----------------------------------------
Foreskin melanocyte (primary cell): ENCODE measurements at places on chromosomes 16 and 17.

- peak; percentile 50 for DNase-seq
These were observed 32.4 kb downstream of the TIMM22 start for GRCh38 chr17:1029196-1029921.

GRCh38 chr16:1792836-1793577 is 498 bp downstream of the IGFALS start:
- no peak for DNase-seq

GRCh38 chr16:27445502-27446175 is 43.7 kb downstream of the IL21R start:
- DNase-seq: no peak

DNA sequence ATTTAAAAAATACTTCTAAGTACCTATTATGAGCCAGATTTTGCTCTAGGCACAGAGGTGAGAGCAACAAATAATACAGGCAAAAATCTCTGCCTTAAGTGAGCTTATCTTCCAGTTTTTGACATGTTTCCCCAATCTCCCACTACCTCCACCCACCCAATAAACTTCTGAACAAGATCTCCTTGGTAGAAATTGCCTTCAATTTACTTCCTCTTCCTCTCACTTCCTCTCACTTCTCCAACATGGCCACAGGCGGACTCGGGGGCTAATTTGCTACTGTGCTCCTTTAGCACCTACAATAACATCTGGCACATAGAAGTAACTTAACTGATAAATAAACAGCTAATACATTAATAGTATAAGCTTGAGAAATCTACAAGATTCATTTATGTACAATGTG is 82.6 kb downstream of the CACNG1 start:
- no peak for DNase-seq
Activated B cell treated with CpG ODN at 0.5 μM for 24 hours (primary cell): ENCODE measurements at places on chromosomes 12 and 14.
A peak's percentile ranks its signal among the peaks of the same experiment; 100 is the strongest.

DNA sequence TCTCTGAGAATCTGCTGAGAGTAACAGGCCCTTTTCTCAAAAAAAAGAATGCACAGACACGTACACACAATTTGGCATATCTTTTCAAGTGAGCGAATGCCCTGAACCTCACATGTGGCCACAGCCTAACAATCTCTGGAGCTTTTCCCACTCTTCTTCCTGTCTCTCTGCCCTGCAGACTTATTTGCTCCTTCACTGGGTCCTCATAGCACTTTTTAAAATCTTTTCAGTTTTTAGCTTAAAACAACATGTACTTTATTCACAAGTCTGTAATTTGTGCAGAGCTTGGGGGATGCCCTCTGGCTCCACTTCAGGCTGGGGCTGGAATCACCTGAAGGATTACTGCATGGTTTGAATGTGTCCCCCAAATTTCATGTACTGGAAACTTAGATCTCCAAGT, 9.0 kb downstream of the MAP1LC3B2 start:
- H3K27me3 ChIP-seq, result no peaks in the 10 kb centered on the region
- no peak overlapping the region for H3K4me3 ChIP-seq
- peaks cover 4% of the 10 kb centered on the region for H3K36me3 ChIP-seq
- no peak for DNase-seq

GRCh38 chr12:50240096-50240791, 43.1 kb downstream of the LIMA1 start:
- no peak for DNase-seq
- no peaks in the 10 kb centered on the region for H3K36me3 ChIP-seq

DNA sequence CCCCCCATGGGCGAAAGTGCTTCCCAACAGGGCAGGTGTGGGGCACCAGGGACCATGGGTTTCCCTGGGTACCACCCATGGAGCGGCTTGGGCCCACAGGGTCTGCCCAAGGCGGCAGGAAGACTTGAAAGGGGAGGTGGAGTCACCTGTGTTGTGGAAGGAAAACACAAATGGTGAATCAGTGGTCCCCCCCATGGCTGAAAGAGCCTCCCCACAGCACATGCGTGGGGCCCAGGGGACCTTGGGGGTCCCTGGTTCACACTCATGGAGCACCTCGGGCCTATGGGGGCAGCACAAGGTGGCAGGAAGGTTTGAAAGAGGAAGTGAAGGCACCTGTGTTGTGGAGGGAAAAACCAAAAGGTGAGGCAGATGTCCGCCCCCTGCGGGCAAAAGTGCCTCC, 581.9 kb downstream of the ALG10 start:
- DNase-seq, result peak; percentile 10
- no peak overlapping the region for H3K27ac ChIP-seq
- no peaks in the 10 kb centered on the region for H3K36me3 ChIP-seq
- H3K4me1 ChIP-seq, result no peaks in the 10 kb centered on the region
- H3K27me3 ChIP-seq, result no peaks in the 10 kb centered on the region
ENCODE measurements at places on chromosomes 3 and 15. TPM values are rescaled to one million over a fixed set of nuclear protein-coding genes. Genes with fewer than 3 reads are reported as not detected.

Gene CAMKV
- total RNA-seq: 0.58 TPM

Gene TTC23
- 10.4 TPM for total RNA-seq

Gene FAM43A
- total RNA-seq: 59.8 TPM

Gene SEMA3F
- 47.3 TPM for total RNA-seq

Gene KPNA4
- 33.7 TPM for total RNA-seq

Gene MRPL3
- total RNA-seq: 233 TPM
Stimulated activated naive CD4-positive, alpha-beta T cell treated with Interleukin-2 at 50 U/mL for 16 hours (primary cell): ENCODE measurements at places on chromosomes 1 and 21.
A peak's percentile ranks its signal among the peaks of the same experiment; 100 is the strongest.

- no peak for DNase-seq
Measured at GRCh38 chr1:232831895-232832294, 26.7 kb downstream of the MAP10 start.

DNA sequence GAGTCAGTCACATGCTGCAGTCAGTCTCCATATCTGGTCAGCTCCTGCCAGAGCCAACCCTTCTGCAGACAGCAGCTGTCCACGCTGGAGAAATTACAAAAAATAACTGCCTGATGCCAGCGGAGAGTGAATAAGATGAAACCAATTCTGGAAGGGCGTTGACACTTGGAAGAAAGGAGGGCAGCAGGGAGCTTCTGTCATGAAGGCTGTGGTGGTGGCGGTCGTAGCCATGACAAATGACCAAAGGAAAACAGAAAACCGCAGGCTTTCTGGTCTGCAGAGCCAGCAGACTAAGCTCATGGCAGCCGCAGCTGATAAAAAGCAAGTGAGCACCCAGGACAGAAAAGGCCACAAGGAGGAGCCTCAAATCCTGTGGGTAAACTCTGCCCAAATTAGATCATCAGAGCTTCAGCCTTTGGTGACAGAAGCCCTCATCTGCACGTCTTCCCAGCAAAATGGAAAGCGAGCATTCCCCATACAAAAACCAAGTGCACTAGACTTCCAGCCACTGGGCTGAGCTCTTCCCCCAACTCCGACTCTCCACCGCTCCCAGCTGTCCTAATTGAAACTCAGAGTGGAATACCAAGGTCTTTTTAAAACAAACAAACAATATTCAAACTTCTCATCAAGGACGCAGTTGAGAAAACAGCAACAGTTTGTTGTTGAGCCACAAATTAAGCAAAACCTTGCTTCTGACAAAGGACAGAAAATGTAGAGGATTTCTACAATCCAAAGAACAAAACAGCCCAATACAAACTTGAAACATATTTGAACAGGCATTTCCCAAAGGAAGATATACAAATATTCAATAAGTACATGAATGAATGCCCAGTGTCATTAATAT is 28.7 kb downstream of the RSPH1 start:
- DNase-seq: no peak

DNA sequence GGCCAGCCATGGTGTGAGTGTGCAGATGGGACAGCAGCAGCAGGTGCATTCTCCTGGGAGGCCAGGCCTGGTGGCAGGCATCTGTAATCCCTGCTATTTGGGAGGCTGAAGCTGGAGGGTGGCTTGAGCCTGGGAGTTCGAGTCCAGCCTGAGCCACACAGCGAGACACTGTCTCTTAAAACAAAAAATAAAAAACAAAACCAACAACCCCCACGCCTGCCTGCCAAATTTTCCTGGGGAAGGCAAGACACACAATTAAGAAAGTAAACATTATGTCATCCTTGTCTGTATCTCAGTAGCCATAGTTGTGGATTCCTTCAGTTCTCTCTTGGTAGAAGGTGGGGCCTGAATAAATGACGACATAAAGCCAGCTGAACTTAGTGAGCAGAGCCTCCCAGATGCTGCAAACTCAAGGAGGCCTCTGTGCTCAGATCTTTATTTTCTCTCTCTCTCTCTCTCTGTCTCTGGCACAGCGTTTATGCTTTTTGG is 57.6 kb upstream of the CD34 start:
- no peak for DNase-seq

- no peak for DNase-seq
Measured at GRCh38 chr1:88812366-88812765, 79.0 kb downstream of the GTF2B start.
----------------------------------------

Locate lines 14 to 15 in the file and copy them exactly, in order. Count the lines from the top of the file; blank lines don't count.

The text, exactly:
- no peak overlapping the region for H3K4me3 ChIP-seq
- peaks cover 4% of the 10 kb centered on the region for H3K36me3 ChIP-seq